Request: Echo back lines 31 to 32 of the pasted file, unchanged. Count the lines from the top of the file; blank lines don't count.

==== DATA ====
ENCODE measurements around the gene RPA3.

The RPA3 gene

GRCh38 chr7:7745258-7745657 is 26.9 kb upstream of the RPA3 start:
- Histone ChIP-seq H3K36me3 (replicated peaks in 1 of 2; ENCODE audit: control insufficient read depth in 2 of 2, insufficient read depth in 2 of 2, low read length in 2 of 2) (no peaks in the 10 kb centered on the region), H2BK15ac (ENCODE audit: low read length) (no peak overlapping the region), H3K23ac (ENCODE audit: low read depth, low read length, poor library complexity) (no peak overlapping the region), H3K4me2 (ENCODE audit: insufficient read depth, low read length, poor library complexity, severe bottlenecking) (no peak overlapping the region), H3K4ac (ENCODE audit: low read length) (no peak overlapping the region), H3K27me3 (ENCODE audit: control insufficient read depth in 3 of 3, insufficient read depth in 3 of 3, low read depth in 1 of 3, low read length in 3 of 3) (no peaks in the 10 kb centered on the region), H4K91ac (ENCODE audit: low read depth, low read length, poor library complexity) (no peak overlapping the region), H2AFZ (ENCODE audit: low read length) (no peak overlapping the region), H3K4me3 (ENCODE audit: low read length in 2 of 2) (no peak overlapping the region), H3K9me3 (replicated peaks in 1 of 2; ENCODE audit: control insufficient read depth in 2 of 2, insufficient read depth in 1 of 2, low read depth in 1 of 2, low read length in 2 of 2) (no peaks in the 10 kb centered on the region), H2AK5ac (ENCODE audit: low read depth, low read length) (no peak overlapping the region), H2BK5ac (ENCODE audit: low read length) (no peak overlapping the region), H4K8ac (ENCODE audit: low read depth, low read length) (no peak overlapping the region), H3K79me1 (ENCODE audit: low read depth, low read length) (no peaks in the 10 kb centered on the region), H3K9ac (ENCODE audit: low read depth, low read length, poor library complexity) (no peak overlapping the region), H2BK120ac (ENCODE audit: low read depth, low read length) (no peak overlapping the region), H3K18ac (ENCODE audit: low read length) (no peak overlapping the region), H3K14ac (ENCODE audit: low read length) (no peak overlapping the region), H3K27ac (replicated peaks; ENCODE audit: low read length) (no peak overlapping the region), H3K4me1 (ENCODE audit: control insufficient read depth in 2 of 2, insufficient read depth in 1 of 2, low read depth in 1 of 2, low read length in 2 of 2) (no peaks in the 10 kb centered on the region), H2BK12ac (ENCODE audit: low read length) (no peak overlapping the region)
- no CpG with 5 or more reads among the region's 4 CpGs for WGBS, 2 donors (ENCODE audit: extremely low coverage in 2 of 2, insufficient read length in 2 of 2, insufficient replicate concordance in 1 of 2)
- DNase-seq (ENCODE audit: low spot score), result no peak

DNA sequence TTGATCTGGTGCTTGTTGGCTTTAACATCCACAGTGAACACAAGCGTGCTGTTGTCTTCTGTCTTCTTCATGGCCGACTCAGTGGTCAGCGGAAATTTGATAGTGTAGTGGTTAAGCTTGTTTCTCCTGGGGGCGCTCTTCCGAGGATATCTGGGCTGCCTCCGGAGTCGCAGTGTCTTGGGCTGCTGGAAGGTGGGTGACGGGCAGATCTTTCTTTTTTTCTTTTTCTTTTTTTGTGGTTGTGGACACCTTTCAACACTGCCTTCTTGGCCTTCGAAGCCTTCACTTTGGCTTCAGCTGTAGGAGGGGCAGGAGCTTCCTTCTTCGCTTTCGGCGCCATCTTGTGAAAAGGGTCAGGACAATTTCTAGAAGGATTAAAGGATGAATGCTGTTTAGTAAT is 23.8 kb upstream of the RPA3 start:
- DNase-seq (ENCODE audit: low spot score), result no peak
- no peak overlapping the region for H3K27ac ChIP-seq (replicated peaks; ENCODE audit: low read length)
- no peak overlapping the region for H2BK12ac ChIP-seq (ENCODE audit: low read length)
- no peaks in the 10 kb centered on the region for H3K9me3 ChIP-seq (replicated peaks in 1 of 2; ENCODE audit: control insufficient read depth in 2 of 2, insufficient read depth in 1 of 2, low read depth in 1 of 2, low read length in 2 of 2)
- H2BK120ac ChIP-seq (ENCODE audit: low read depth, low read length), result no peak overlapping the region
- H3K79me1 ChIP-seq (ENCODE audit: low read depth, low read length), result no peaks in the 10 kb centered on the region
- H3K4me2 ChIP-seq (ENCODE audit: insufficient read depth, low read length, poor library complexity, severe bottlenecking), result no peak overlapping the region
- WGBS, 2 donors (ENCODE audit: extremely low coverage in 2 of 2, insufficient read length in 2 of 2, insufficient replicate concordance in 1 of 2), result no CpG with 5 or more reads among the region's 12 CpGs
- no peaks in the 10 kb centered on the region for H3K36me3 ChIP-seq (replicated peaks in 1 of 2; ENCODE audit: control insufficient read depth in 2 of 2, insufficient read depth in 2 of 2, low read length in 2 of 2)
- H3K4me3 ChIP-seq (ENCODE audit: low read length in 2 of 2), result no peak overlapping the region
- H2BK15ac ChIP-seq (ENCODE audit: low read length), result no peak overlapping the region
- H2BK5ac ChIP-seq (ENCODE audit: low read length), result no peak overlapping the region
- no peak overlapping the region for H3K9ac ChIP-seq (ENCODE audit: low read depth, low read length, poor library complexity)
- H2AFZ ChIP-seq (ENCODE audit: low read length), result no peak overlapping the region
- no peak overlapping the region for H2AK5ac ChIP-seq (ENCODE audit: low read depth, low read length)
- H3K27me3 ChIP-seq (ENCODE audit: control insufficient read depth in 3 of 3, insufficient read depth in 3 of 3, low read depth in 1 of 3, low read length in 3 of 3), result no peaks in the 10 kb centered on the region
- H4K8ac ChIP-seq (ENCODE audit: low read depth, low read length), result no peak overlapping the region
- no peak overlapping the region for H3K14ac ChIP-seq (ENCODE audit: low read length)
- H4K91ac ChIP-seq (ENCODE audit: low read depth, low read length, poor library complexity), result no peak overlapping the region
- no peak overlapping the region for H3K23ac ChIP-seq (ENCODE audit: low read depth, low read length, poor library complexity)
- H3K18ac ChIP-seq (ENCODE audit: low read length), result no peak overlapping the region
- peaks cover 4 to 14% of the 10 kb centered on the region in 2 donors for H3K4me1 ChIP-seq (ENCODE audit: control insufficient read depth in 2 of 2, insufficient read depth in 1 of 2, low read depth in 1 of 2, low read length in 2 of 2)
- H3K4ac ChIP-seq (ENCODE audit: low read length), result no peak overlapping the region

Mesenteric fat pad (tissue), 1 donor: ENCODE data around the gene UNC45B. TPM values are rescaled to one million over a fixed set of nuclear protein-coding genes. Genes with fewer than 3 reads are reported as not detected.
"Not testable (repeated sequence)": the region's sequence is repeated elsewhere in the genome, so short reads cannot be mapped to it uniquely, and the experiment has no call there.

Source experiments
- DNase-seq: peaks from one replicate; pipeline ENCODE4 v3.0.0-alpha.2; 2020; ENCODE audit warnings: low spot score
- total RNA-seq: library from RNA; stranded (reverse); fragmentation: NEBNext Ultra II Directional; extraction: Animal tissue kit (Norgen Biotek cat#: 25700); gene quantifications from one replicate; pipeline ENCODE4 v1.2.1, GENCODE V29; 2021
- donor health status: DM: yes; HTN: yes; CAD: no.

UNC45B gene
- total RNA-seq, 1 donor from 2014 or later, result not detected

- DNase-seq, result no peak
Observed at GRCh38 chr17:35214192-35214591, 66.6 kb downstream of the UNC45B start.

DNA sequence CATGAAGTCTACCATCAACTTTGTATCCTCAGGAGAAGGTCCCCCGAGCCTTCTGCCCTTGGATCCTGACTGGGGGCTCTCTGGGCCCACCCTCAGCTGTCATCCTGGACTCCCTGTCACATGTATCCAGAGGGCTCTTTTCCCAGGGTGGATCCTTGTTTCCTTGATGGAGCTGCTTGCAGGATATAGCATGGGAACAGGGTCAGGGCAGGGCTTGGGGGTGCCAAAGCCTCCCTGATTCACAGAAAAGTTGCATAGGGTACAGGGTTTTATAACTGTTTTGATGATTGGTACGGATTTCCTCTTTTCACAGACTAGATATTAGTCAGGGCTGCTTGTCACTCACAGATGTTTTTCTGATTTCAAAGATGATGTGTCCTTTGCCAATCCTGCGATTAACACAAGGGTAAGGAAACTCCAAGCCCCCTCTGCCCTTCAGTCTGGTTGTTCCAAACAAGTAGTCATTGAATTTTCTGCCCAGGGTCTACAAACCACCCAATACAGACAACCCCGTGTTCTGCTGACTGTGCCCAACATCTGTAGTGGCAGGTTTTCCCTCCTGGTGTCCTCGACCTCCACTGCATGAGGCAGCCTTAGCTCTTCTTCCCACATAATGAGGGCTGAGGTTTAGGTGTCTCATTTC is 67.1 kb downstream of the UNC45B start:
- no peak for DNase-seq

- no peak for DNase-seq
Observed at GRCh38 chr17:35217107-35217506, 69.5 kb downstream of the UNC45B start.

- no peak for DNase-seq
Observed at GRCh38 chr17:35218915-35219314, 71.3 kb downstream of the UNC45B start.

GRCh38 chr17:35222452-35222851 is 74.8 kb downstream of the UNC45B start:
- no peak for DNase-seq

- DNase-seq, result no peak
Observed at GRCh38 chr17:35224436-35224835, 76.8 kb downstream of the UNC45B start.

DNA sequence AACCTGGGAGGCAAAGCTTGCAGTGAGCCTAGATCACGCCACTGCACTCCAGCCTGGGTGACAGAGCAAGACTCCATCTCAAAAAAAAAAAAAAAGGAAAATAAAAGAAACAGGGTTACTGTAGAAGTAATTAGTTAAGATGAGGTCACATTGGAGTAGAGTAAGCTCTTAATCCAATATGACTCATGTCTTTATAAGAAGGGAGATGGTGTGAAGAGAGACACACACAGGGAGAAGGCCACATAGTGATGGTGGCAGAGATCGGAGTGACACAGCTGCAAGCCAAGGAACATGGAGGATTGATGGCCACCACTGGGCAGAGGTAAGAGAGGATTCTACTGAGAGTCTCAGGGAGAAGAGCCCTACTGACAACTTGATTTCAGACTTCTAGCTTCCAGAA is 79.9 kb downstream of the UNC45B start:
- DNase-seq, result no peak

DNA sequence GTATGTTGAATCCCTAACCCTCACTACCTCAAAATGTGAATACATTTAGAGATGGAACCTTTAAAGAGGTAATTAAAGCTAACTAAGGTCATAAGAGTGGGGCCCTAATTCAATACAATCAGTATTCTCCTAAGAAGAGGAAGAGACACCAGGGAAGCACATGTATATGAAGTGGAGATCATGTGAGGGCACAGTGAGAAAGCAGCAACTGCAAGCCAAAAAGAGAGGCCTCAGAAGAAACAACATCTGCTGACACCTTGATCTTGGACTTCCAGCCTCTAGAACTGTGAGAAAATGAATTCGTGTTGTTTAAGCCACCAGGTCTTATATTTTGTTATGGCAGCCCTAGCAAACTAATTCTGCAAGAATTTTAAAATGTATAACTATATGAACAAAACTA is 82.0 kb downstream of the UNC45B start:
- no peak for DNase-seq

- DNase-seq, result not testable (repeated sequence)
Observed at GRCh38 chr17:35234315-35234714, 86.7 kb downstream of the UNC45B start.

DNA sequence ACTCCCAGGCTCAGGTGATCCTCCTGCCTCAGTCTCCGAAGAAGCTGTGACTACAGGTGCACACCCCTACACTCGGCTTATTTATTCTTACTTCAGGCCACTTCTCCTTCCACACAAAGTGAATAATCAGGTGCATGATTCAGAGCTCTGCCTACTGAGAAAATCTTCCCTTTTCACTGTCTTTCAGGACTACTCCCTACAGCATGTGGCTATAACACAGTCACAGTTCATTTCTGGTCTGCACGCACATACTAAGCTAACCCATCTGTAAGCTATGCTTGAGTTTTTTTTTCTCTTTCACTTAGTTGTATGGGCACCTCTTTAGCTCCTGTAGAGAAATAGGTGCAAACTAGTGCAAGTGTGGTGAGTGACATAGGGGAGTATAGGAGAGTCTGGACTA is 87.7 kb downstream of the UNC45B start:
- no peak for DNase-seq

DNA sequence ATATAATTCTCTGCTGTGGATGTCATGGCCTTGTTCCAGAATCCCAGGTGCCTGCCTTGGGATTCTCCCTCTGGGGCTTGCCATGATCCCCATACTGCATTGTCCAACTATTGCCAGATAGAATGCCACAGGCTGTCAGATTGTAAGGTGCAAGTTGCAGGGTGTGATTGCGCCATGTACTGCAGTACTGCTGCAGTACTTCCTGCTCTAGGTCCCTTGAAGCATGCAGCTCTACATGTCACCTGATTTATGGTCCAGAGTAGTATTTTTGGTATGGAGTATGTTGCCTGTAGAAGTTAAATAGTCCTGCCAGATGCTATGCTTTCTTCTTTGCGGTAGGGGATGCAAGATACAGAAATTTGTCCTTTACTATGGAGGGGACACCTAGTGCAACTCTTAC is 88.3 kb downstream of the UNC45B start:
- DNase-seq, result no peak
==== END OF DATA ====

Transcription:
Mesenteric fat pad (tissue), 1 donor: ENCODE data around the gene UNC45B. TPM values are rescaled to one million over a fixed set of nuclear protein-coding genes. Genes with fewer than 3 reads are reported as not detected.
"Not testable (repeated sequence)": the region's sequence is repeated elsewhere in the genome, so short reads cannot be mapped to it uniquely, and the experiment has no call there.